Written by welfare officer Lindsey Churchill (pictured above).
Farming is one of the most dangerous occupations in the UK – fact. As welfare officers, we meet people with physical and/or mental health problems every day of the week and we work with them and other agencies to help them overcome the difficulties that that they encounter. We help people find practical, emotional and financial solutions to problems that can seem insurmountable.
But what about the carers, who looks after them? Who supports the people who are there 24/7 to provide immediate physical and emotional support to those in need – often without question and invariably without pay?
We recognise carers even when they don’t do so themselves.
This week is Carers Week and all over the country organisations will be running events to raise awareness of the work done by carers. Carers Week is an annual campaign which aims to raise awareness of caring, highlighting the challenges carers face and recognising the contributions they make to families and communities throughout the UK.
Recognising a Carer is an important part of our work at R.A.B.I and making a difference can be as simple as turning to them and saying: “And how are you doing?” Often, I might be the only person to ask such a question that week.
A carer may be a spouse, partner, son, daughter or family friend. They may have evolved into their caring role over time in cases of degenerative illness such as dementia or been catapulted into it by a life-changing accident or illness. Either way they deserve our respect and support.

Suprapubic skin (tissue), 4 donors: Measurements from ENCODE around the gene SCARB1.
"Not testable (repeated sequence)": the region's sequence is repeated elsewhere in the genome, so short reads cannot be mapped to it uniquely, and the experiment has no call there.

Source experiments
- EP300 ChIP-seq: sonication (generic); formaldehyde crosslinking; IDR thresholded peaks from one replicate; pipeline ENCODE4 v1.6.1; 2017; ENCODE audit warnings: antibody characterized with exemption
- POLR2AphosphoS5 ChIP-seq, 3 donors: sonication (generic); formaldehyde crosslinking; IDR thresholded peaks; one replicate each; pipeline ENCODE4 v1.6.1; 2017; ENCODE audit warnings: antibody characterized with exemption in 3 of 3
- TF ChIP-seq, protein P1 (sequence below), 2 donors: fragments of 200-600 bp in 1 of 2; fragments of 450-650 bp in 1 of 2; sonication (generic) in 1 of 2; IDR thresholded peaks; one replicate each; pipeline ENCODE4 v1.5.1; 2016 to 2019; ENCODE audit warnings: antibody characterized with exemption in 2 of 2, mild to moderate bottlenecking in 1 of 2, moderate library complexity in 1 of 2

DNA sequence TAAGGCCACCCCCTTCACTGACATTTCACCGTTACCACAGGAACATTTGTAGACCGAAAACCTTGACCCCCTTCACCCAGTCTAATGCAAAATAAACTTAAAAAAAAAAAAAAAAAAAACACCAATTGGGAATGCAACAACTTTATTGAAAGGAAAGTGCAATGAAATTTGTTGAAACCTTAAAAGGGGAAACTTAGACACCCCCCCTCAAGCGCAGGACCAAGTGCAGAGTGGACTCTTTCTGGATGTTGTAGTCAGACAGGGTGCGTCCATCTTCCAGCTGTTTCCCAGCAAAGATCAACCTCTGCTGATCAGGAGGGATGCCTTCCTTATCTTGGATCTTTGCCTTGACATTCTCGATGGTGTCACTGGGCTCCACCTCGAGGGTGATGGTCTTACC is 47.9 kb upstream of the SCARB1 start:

At R.A.B.I, we understand that one person’s problems can significantly impact the whole household and our job is to look at things holistically. No two situations are ever the same and we allow people the time that they need to trust and engage with us. Caring can be tough, unpaid, unrecognised and relentless. We can ease the burden in various ways such as: providing a grant for disability equipment; helping with applications and appeals to state benefits; applying for disabled parking badges; paying for a respite break; helping with care home costs or arranging top-up fees for residential care. We understand that carers have statutory needs and rights too and we want to help them access services.
Local Authorities have a duty to support carers. Carers Assessment focuses on how the carer is coping. What is the impact of caring on their finances, work, social relationships, and own physical and mental health?
Something that is often overlooked is the effect of caring on the relationship between the carer and the person that they are caring for. That’s why a solution to a problem might be helping someone join a support group, gain access to training or simply give them the time, patience and space to share their burdens, fears and concern. I am happy to be that person who offers them a listening ear.
Supporting organisations for carers are out there but they do differ from region to region. To find out what is happening in your area contact www.carersuk.org or simply ask us. We really are happy to help.